Bevy of Quail Mountain quail in Carrizo Plain National Monument © Alan Schmierer/Creative Commons

Cold Creek Canyon Preserve in the Santa Monica Mountains is home to a bevy of mountain quail. TNC helped protect the property in 1984 and since then the preserve has grown to provide important wildlife corridors for species across the region. So next time you find yourself hiking in Southern California’s characteristic chaparral, look out for mountain quail; they’re the largest quail in the United States. 

A badger emerges from its snowy den, CA
Clan of Badgers A badger emerges from its snowy den, CA © Jeffrey Rich

Our Gonzales Ranch property, inland of Monterey Bay, plays a very important role in the greater landscape. It sits on the Upper Pajaro River floodplain, an area that connects three mountain ranges and provides an important wildlife corridor for the American badger. Though clans of badgers are known for the dens they dig underground, they actually range widely, traveling thousands of acres in a given year to find food and mates. 

A pair of purple finches
Charm of Finches A pair of purple finches © Nancy Castillo/Creative Commons

Finches are seen across TNC’s California preserves. Up and down the coast, charms of purple finches delight birders in forests and gardens. Though females are brown and often mistaken for sparrows, male purple finches charm their mates with a complicated warbling song and bright raspberry coloration. 

Plovers at the edge of the water
Congregation of Plovers Plovers at the edge of the water © Mark Seton

At Ormond Beach in Southern California, TNC is protecting habitat for the threatened western snowy plover. Snowy plovers lay their eggs in open nests in the tidal zone. We’ve prioritized the conservation of this coastal habitat, so congregations of snowy plovers can give their young the head start they need.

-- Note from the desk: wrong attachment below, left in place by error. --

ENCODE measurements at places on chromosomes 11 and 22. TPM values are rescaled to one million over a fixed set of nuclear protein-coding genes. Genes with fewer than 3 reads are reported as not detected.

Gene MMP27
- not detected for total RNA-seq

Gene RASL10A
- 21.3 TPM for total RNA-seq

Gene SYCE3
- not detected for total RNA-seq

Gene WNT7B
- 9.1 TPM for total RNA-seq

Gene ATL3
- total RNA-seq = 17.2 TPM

Sea urchins in California tide pools
Herd of Sea Urchins Sea urchins in California tide pools © Brocken Inaglory

Though native to California waters, this is one group of animals we’d like to see less of. Over the past eight years, herds of purple urchins have exploded off the coast of Northern California, and these spikey invertebrates are decimating our precious kelp forests. Due to human impacts and the effects of climate change, sea stars, the main predator that keeps purple urchin in check, are in dangerously short supply. We are working to protect the kelp our coast relies on.

Turkey vultures in Marin County, CA
Committee of Vultures Turkey vultures in Marin County, CA © Miwok/Creative Commons

Turkey vultures can be found in many of our California coastal preserves, and of all the collective nouns in this list, theirs is the most elaborate. When you see a flock of vultures in flight, you’re witnessing a kettle of vultures. When you see vultures at rest in a tree or on a fence post, that’s a committee of vultures. And since vultures feed mainly on dead animals, when you see a group feeding, you’re in the presence of a wake of vultures